TMPGEnc Xpress 4 MPEG-2 Encoding Performance
Since the release of the Intel Yorkfield, we've totally revamped our media encoding tests, upgrading to TMPGEnc Xpress 4, and changing our default video file. TMPGEnc Xpress 4 not only provides real-world video encoding performance results, but also includes a host of specialized CPU support options. The program is full multi-threaded and supports virtually all CPU multimedia features such as MMX/MMX-2, SSE/SSE2/SSE3, 3D Now!/Enhanced 3D Now!, along with a Core 2 Duo/Extreme mode.
Because of the increasingly high performance of quad core processors, we now use a higher-end, 8-minute AVI reference video file. In our first test, this file is encoded to 720x480 MPEG-2 DVD quality video using TMPGEnc 4 and the encoding time is recorded. The results are expressed in the form of time elapsed (minutes: seconds) and unlike our other benchmarks, a smaller bar denotes less time taken, and therefore better encoding performance.
We expected a Core 2 landslide in the media encoding tests, but the Phenom 9900 starts off with a very impressive score in the MPEG-2 section. In fact, all the Phenom processors do very well in this test, and the 2.6 GHz Phenom 9900 finishes with the second-best time, just back of the 3.0 GHz Core 2 Extreme QX6850. The Phenom also shows its quad core supremacy over its dual core counterparts, as the 2.6 GHz Phenom 9900 almost cuts the encoding time of the 2.8 GHz Athlon 64 X2 5600+ in half.
TMPGEnc Xpress 4 DivX Encoding Performance
For the next test, we've taken the same video file, and encoded it to DivX (656x336) using TMPGEnc 4. This is about on par with the previous DVD authoring test, but uses a difference codec. The performance results are expressed in the form of time elapsed (minutes: seconds) and as with the MPEG-2 results, a smaller bar denotes less time taken, and therefore higher performance.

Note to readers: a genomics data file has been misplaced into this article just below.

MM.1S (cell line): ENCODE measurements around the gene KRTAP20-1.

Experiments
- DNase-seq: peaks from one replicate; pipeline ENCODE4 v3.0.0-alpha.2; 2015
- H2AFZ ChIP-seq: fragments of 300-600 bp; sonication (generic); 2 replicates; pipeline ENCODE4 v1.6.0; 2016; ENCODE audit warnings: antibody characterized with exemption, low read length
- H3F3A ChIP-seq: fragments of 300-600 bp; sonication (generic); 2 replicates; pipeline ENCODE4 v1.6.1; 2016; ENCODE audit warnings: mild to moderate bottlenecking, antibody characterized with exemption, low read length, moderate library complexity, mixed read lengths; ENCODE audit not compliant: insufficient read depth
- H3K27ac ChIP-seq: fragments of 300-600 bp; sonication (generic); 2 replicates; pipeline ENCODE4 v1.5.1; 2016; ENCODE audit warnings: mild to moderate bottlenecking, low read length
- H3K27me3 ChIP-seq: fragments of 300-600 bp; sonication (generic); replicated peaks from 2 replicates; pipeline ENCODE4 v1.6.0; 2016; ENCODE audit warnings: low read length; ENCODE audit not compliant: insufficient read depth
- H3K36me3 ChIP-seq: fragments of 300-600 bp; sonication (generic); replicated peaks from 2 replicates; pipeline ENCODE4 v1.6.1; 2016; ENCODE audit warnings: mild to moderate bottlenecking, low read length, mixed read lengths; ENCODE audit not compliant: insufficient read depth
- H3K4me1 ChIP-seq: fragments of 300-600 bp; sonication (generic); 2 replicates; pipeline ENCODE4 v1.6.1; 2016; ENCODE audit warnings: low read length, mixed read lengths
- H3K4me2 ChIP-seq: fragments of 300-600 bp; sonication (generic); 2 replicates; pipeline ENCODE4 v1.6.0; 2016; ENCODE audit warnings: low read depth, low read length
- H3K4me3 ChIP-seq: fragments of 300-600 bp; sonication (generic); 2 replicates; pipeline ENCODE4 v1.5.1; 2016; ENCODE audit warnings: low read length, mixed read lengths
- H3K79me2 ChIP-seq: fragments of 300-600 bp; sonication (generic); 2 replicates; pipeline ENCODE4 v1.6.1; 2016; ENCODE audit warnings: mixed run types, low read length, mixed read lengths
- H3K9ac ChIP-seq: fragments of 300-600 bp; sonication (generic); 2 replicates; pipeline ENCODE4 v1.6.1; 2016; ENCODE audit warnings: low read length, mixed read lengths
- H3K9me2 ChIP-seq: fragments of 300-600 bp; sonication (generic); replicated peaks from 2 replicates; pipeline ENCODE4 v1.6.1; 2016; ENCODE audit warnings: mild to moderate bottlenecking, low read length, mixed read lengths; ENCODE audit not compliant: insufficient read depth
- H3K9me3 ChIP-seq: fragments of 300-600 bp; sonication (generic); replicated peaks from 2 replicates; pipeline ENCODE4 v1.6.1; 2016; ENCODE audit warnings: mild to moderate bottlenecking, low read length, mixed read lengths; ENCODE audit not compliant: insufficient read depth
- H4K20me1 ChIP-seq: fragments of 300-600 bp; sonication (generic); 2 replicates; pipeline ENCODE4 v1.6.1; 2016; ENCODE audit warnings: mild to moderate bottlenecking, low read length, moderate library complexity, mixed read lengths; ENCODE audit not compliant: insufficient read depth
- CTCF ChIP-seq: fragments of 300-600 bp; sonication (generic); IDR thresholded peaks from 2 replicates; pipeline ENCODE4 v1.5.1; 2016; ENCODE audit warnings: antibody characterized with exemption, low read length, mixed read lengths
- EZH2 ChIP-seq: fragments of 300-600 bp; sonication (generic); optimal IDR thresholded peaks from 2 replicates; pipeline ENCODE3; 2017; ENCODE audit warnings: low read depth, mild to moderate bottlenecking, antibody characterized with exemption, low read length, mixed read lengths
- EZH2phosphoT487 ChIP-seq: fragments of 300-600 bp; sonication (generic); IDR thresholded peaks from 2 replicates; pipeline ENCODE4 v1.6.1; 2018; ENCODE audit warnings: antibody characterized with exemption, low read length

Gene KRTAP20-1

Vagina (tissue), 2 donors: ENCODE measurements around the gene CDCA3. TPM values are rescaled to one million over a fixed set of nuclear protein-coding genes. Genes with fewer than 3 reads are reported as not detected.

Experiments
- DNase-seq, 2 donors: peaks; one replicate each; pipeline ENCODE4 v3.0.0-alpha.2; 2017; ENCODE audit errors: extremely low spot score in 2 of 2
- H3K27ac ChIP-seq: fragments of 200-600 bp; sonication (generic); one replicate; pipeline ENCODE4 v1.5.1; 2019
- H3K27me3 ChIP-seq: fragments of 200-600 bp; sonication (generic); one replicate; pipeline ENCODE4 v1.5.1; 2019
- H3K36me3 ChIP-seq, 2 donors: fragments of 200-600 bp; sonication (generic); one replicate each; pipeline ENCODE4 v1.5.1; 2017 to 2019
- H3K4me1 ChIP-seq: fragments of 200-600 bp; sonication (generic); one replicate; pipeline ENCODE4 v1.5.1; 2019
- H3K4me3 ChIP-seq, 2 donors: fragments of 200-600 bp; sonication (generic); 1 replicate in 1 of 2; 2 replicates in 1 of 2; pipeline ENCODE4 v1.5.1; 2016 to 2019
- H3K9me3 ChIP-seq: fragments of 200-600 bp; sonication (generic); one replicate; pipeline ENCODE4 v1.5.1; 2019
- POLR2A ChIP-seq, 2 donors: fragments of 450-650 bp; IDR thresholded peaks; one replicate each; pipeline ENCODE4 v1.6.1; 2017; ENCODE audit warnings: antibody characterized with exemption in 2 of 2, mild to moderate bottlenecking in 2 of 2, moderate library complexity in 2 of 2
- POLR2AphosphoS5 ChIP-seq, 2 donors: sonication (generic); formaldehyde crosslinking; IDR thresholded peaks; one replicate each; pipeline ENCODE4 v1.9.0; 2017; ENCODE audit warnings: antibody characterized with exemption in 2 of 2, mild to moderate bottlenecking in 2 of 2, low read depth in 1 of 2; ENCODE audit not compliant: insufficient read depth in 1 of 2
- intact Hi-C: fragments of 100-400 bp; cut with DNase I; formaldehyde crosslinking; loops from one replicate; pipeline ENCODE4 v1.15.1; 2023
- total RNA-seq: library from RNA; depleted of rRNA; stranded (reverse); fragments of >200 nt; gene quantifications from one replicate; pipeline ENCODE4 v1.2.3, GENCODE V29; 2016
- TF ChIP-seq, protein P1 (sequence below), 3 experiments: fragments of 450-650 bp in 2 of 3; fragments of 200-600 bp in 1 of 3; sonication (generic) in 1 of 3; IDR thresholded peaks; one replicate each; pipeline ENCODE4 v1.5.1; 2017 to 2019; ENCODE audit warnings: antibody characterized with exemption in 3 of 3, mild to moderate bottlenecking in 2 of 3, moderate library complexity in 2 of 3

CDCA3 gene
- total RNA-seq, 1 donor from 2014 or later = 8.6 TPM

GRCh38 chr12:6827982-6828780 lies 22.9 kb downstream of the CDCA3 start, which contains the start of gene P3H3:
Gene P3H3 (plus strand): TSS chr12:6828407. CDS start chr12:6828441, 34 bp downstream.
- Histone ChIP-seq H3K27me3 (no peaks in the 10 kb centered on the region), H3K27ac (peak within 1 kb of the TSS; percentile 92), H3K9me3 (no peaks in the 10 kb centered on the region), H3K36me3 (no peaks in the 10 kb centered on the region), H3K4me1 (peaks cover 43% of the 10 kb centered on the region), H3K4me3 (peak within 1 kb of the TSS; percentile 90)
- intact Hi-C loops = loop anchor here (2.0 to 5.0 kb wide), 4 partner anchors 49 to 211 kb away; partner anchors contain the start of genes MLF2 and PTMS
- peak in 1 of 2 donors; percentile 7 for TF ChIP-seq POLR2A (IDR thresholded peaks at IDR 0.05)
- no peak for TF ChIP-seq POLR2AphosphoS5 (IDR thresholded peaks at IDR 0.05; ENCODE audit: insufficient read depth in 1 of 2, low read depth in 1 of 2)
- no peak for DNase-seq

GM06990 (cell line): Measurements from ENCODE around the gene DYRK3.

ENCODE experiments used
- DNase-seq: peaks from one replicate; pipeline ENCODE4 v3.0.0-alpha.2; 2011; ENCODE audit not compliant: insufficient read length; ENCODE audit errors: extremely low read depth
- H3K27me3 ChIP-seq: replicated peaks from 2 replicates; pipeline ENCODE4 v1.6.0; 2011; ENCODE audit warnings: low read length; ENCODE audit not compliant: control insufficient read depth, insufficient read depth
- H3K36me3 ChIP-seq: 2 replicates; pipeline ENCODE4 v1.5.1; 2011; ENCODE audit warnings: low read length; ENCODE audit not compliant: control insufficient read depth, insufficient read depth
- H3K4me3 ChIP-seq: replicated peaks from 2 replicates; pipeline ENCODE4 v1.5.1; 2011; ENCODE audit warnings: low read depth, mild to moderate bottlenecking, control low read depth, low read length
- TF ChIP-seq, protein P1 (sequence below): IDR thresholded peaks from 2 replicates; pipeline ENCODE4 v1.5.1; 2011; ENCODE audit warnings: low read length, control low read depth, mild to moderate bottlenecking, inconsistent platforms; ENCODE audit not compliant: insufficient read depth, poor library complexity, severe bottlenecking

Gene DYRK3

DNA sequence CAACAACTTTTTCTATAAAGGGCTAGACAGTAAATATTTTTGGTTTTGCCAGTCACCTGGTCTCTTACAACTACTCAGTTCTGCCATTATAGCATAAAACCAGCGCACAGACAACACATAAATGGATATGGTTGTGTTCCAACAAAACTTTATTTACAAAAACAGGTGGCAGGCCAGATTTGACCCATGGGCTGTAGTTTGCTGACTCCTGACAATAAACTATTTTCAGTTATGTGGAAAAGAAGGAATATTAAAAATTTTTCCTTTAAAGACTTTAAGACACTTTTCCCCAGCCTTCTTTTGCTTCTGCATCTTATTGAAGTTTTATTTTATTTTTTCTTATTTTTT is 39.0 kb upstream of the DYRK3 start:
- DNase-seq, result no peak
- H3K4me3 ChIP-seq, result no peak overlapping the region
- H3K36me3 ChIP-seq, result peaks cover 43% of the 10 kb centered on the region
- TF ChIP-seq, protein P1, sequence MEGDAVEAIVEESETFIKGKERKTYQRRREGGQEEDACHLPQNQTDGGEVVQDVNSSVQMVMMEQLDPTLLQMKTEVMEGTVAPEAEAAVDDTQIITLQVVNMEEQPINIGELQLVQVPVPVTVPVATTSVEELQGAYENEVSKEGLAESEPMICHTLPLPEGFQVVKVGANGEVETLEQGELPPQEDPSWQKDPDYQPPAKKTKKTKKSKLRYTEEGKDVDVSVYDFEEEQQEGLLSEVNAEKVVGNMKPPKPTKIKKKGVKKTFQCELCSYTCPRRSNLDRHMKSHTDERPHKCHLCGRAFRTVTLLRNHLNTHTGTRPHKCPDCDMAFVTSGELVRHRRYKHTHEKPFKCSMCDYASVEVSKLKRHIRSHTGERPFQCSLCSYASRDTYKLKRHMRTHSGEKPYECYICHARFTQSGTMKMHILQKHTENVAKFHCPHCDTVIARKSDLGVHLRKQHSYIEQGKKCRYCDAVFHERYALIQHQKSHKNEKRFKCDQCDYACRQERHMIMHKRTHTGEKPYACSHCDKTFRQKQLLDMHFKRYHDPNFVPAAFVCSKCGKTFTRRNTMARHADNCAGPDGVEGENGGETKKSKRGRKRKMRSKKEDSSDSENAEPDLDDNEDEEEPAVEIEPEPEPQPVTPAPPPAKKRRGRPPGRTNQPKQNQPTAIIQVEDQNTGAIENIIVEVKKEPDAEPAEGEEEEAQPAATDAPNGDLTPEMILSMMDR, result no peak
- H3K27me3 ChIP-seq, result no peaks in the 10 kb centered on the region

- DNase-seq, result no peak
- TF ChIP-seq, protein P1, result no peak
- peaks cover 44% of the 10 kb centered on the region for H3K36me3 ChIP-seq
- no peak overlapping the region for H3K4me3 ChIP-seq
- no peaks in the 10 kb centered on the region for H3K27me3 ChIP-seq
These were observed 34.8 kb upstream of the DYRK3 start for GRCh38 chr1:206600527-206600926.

The DivX encoding test is almost an exact repeat of the MPEG-2 encoding, but now we have the Phenom 9900 posting the fastest time. Its 1-second victory is certainly not a huge margin, but any victory over the 3.0 GHz Core 2 Extreme QX6850 is a good one.
TMPGEnc Xpress 4 Windows Media Video Encoding Performance
This time out, we're switching to Windows Media Video (WMV), and encoding the same video file as a 672x352 .wmv file. As with the previous tests, these are time-based and a smaller bar denotes higher performance.
The Phenom 9900 does very well in the Windows Media Video encoding test, finishing with the second best time, but it cannot match the performance of the Core 2 Extreme QX6850. The overall core speed is very important in WMV encoding, and the higher-clocked Athlon 64 X2 and Core 2 dual core models are able to make up the difference.
TMPGEnc Xpress 4 High-Definition Video Encoding Performance
Our final media-encoding test ups the ante considerably, this time forcing the processors to handle a high-definition video job, taking the end resolution to 1440x1080, with a 25000 Kb/s CBR. This test forces many systems to their literal knees, and is certainly not for the faint of heart.
The Phenom Quad core processors all do very well in the HD video testing, far outpacing their dual core brethren, but we still see a slight weakening against the Core 2 quad core models. The Phenom 9900 still manages to outperform the 2.4 GHz Core 2 Quad Q6600, but the Core 2 Extreme QX6850 remains well ahead.